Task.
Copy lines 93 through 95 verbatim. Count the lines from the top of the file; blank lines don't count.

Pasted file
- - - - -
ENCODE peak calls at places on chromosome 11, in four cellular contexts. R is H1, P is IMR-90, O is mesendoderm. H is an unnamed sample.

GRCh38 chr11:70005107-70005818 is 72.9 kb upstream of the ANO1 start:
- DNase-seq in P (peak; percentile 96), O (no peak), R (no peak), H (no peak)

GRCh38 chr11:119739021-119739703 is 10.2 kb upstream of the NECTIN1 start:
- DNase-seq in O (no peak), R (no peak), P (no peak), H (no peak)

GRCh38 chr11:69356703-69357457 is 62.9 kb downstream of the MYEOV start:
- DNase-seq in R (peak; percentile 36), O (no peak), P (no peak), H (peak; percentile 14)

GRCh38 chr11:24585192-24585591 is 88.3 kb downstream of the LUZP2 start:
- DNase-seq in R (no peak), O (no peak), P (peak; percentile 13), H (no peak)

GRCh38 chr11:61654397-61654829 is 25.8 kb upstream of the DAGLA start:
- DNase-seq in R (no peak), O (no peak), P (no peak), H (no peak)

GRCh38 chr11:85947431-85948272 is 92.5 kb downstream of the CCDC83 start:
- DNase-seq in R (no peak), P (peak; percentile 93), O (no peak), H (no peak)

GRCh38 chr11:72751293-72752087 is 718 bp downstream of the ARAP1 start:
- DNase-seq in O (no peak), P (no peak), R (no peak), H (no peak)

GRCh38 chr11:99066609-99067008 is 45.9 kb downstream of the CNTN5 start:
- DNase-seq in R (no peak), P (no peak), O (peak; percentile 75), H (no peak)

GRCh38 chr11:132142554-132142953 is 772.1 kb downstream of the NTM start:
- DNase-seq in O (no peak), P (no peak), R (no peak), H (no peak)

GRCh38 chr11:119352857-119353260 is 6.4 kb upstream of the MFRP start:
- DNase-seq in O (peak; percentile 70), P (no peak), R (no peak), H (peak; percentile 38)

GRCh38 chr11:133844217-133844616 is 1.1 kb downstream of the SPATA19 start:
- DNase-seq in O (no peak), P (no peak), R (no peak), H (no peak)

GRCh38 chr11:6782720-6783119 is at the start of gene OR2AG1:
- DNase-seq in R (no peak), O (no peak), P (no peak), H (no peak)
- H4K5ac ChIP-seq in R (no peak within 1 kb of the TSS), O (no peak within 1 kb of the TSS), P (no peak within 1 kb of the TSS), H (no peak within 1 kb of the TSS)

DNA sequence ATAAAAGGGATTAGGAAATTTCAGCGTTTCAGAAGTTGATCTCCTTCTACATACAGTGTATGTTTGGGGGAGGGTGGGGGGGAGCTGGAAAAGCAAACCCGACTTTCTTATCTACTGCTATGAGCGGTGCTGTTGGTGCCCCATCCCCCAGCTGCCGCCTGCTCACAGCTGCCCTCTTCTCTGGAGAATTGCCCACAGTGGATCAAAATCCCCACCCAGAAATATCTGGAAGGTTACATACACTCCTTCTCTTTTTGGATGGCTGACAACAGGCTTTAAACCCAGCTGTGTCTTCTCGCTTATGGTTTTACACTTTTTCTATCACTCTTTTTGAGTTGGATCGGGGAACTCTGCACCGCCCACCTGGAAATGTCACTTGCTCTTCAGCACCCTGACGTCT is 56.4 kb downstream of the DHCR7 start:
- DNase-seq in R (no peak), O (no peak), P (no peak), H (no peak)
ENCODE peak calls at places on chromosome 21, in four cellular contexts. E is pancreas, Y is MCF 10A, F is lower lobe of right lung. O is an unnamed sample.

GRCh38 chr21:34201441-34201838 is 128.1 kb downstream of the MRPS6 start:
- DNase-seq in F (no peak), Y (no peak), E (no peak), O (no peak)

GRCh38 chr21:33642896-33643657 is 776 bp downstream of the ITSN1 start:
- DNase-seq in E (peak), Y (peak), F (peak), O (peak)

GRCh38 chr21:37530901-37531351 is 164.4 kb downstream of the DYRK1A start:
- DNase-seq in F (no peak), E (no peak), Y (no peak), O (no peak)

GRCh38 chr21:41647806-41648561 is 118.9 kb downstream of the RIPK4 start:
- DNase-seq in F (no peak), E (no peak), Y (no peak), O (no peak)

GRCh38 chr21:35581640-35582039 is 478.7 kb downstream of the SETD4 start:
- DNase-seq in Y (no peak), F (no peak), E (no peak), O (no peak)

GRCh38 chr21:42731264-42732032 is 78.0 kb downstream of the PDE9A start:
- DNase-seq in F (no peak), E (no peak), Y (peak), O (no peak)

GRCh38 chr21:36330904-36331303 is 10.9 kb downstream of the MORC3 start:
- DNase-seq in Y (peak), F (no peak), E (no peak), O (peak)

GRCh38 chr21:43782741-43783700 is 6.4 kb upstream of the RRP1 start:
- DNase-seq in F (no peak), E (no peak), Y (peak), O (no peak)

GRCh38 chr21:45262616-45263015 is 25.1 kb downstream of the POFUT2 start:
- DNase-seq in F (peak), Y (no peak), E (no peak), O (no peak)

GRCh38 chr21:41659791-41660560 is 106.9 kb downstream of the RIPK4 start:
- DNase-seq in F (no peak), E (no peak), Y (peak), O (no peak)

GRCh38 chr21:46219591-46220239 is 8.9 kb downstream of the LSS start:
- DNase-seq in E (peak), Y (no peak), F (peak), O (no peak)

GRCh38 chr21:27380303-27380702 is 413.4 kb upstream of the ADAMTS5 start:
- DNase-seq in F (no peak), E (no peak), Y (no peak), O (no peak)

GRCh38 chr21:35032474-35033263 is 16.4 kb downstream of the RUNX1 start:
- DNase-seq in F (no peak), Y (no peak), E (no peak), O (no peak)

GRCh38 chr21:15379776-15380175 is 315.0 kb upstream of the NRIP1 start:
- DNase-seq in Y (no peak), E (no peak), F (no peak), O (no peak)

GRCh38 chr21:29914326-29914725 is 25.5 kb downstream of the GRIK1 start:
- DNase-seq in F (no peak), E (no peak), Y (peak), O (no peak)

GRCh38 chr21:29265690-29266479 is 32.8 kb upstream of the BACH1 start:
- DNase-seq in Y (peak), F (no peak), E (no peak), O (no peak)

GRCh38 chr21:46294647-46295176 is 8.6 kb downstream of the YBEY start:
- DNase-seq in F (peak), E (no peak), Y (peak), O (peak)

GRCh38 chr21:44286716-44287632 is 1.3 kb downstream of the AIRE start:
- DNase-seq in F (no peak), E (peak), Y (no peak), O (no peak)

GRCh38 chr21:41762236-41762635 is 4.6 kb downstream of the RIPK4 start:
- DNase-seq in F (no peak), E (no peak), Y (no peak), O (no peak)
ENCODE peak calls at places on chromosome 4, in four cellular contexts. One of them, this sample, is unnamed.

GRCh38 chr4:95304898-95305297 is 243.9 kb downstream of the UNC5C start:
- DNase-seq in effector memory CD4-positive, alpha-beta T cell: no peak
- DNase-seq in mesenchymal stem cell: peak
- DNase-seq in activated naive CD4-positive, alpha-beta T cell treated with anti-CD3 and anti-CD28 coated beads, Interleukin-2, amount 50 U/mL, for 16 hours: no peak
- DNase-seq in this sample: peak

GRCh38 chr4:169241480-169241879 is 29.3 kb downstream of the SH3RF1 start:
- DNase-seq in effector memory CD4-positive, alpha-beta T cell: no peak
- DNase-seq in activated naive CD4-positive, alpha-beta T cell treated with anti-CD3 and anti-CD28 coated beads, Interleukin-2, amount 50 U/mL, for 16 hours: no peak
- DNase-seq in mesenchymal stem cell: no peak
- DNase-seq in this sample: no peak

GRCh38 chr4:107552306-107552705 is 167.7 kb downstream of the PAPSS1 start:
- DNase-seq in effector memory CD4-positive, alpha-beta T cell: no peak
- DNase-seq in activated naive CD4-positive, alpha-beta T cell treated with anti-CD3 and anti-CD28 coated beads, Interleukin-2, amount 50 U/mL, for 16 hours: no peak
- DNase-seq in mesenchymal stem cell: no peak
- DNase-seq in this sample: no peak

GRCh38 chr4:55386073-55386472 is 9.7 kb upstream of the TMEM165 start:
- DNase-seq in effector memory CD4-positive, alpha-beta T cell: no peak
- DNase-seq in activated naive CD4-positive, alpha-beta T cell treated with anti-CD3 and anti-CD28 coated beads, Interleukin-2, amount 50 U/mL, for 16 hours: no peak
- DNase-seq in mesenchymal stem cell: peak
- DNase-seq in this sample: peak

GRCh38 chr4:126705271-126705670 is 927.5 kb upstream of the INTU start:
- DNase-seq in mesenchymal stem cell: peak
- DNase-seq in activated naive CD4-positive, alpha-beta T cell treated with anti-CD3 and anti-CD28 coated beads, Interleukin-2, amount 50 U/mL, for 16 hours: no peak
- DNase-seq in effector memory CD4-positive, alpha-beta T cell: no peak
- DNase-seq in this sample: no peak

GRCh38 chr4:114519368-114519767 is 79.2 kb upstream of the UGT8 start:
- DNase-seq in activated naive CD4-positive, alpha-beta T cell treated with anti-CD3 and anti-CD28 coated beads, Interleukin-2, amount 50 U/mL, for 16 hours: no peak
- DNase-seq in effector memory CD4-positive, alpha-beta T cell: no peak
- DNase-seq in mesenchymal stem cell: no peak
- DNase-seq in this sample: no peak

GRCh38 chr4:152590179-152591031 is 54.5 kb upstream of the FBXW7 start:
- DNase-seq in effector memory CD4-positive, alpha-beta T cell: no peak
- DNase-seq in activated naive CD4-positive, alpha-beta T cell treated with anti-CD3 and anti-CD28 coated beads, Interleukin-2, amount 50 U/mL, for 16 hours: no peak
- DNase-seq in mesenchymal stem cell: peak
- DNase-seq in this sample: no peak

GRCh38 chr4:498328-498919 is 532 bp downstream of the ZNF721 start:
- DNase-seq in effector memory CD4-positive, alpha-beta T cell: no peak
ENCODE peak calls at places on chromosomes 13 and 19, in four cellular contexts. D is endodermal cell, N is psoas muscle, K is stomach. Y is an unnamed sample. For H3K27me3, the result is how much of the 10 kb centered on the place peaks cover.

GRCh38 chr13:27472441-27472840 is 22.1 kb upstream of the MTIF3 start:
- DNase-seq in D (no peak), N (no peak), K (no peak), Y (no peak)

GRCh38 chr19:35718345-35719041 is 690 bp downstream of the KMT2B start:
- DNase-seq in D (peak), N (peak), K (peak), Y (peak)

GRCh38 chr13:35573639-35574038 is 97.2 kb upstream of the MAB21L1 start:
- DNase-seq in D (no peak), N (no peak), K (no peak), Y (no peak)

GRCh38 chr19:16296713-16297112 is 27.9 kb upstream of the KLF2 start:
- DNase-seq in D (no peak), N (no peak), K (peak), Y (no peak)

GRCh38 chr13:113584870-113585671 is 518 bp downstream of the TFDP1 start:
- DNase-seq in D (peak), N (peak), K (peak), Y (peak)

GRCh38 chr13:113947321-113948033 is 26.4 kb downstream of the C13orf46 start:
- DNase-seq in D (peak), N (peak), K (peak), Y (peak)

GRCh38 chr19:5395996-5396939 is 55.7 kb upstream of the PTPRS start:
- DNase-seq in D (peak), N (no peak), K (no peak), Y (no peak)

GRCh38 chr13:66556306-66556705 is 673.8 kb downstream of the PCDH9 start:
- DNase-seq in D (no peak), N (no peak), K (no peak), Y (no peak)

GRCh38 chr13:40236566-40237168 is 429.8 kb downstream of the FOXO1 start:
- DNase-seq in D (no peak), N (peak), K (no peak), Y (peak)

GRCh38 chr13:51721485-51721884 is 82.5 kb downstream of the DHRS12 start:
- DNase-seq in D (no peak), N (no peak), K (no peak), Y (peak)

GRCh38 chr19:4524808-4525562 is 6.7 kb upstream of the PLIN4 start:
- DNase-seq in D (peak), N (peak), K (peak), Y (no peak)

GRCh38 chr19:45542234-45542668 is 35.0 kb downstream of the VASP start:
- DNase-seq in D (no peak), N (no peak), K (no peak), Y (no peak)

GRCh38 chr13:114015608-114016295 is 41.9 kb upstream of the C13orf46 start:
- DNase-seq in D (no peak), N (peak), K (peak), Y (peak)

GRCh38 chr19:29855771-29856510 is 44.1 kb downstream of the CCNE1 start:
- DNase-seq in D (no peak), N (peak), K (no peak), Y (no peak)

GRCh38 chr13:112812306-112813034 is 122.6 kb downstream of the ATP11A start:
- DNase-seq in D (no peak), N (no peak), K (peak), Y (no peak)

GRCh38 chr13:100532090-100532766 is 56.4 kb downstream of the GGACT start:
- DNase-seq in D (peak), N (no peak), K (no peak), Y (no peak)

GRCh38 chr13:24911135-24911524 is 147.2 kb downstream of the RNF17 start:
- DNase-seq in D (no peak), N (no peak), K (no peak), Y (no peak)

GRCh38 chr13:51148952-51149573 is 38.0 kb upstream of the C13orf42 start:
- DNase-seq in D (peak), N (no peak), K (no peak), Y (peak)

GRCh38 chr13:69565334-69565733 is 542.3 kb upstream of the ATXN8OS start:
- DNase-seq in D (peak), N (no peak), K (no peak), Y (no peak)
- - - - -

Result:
- DNase-seq in this sample: no peak

GRCh38 chr4:114519368-114519767 is 79.2 kb upstream of the UGT8 start:
- DNase-seq in activated naive CD4-positive, alpha-beta T cell treated with anti-CD3 and anti-CD28 coated beads, Interleukin-2, amount 50 U/mL, for 16 hours: no peak